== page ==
|Publication number||US7385423 B1|
|Application number||US 11/114,827|
|Publication date||Jun 10, 2008|
|Filing date||Apr 26, 2005|
|Priority date||Apr 26, 2005|
|Publication number||11114827, 114827, US 7385423 B1, US 7385423B1, US-B1-7385423, US7385423 B1, US7385423B1|
|Inventors||Lin-Shih Liu, Mark T Chan|
|Original Assignee||Altera Corporation|
|Export Citation||BiBTeX, EndNote, RefMan|
|Patent Citations (4), Classifications (7), Legal Events (2)|
|External Links: USPTO, USPTO Assignment, Espacenet|
This invention relates to a low-power low-voltage buffer with a half-latch. More particularly, this invention relates to a half-latch low-voltage buffer design that may provide increased speed without dramatically increasing power consumption.
Typical buffer designs consist of an NMOS passgate, two inverters, and a half-latch. The NMOS passgate serves as a switch to selectably pass or block voltage from the inverters. Typical NMOS passgates may not be able to pass full voltage levels. A typical NMOS passgate may reduce the passed voltage level by an amount approximately equal to the threshold voltage (VT) of the transistor. The half-latch, in response to the output of one of the inverters, may pull up the output of the NMOS passgate to the full voltage level.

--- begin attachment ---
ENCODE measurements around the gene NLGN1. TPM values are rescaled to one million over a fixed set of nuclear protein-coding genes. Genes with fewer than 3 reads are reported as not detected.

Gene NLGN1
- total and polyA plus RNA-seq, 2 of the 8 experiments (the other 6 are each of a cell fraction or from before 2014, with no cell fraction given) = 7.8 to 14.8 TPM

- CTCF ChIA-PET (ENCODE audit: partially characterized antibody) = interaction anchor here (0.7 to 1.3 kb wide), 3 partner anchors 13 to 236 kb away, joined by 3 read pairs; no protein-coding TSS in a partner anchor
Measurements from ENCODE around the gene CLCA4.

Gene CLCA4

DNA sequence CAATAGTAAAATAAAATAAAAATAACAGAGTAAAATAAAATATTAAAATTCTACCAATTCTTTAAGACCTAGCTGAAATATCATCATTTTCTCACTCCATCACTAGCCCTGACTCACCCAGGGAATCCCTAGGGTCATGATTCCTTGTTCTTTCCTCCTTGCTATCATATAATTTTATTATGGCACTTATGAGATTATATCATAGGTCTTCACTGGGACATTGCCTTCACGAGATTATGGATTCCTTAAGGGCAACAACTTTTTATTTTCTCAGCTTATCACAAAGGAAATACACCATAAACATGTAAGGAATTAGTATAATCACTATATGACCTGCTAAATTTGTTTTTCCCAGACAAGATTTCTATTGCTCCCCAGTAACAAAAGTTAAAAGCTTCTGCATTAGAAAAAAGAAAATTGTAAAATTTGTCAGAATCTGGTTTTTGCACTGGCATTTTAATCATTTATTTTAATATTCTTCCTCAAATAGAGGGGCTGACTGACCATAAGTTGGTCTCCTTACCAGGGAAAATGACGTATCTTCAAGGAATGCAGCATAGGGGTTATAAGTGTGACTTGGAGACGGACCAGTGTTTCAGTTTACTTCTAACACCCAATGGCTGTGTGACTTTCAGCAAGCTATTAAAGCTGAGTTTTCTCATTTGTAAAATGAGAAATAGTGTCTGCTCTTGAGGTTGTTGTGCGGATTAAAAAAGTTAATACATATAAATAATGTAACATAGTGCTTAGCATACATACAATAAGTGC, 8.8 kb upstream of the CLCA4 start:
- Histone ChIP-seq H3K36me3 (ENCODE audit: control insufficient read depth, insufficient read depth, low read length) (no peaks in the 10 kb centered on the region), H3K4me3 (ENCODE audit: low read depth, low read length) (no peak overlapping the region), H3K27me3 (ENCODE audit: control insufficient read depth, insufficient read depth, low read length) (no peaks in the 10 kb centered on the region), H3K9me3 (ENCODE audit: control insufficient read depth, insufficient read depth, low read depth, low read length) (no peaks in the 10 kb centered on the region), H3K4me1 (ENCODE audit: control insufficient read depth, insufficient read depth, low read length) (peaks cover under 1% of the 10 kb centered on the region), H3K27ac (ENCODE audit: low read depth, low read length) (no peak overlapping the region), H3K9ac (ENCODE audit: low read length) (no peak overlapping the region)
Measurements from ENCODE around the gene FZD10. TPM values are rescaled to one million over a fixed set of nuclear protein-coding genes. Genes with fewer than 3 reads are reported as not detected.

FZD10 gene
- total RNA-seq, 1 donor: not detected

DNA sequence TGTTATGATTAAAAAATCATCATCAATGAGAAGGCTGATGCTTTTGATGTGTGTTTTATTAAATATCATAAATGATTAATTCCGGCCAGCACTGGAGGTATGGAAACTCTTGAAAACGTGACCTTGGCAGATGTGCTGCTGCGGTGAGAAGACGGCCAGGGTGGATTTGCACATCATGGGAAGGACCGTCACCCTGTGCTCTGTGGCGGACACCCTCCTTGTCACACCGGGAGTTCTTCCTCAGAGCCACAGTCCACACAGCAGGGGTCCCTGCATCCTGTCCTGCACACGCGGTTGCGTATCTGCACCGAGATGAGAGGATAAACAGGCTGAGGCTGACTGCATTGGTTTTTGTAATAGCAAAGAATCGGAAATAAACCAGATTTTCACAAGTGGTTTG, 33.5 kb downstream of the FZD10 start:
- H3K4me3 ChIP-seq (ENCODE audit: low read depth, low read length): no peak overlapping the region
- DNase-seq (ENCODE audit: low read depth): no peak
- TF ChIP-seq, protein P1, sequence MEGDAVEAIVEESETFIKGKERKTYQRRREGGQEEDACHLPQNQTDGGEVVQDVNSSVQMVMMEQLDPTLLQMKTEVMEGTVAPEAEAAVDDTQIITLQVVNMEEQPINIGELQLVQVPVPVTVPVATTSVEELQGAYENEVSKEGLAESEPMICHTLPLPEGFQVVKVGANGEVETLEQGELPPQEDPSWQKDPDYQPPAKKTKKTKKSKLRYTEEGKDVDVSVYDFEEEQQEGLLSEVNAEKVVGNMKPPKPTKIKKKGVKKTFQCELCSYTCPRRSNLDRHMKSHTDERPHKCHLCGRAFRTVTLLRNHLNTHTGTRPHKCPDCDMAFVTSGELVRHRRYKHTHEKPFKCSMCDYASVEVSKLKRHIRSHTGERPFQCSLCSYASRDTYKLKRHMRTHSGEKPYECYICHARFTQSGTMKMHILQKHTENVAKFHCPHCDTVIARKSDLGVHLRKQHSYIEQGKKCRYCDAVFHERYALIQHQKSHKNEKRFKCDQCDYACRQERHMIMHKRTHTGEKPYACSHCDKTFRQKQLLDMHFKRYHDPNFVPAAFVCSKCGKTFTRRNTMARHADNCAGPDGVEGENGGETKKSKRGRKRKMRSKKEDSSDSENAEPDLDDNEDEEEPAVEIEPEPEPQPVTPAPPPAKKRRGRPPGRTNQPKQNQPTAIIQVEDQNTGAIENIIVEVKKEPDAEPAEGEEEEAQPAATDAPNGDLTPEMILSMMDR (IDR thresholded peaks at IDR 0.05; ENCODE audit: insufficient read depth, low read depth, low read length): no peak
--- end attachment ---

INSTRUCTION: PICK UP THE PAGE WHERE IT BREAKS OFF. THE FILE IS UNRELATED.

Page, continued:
When operated with high voltage levels, the voltage reduction of the NMOS passgate may not significantly affect the performance of the buffer. However, when operated with lower voltage levels, the voltage reduction of the NMOS passgate may slow down or prevent the buffer from passing the input signal.
One approach used to increase the speed of low-voltage buffer circuits is to reduce the threshold voltage of the NMOS passgates. This minimizes the reduction in the voltage level by the passgate and increases the speed of the buffer. One drawback to using lower threshold voltage NMOS passgates is increased leakage currents. The lower the threshold voltage of the NMOS passgates, the greater the leakage current passing through the passgates. The greater the leakage currents passing through the passgates, the higher the power consumption of the buffer circuit. Thus, when adjusting the threshold voltage of the NMOS passgates there is a tradeoff between increased speed and increased power consumption.
In view of the foregoing, a low-power, low-voltage buffer with a half-latch is provided. This buffer design may provide increased speed at low voltages without dramatically increasing power consumption.
According to an embodiment of the present invention, a low-threshold NMOS transistor and a PMOS transistor are added to the buffer design. The PMOS transistor may isolate feedback from the inverter to the half-latch and may allow the low-threshold NMOS transistor to turn on the half-latch at a low trip point. This may help the inverter to switch faster, thereby increasing the overall speed of the buffer.